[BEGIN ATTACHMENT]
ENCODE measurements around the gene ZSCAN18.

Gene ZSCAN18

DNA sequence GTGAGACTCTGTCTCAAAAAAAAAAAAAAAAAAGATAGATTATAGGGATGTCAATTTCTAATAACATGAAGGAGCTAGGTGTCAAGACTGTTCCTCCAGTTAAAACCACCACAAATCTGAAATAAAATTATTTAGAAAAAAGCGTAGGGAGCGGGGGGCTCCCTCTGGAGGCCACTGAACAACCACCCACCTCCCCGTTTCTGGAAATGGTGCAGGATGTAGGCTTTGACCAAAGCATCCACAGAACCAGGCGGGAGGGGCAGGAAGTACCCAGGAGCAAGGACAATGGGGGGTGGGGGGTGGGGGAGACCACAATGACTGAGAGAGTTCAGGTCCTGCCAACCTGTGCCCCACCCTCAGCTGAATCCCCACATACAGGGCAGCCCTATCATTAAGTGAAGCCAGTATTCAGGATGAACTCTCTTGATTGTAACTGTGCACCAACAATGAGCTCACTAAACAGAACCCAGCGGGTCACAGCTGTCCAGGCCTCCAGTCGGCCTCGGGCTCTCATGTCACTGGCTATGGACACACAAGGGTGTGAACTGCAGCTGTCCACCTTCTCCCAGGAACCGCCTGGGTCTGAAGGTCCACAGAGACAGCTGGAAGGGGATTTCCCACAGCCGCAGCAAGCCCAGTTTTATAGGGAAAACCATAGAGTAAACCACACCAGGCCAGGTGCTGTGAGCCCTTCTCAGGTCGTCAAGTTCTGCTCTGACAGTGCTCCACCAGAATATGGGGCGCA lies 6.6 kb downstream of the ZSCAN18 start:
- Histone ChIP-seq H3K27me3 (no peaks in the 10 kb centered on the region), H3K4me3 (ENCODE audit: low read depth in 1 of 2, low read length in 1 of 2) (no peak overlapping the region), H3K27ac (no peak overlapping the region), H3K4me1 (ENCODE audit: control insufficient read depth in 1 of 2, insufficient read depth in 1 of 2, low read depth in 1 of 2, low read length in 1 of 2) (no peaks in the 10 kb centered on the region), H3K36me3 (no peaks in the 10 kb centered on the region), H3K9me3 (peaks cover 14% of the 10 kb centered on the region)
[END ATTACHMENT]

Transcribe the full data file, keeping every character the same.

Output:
ENCODE measurements around the gene ZSCAN18.

Gene ZSCAN18

DNA sequence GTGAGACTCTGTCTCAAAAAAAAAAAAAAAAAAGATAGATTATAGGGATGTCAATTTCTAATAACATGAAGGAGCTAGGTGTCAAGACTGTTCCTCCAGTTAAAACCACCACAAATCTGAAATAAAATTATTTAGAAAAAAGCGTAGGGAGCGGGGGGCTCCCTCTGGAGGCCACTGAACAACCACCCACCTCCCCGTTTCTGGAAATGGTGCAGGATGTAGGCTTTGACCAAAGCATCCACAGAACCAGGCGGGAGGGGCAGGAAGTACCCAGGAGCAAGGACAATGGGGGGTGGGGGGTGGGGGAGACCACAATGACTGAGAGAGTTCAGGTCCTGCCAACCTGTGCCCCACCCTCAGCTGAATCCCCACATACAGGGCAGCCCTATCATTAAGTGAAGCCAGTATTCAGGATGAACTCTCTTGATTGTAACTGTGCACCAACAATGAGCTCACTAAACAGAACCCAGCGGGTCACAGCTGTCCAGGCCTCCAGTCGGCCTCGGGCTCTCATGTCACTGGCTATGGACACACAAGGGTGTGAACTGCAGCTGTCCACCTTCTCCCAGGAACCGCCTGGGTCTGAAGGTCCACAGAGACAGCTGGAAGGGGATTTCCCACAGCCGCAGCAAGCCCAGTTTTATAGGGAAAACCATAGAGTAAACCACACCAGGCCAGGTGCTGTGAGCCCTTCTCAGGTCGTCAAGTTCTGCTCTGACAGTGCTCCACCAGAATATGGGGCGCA lies 6.6 kb downstream of the ZSCAN18 start:
- Histone ChIP-seq H3K27me3 (no peaks in the 10 kb centered on the region), H3K4me3 (ENCODE audit: low read depth in 1 of 2, low read length in 1 of 2) (no peak overlapping the region), H3K27ac (no peak overlapping the region), H3K4me1 (ENCODE audit: control insufficient read depth in 1 of 2, insufficient read depth in 1 of 2, low read depth in 1 of 2, low read length in 1 of 2) (no peaks in the 10 kb centered on the region), H3K36me3 (no peaks in the 10 kb centered on the region), H3K9me3 (peaks cover 14% of the 10 kb centered on the region)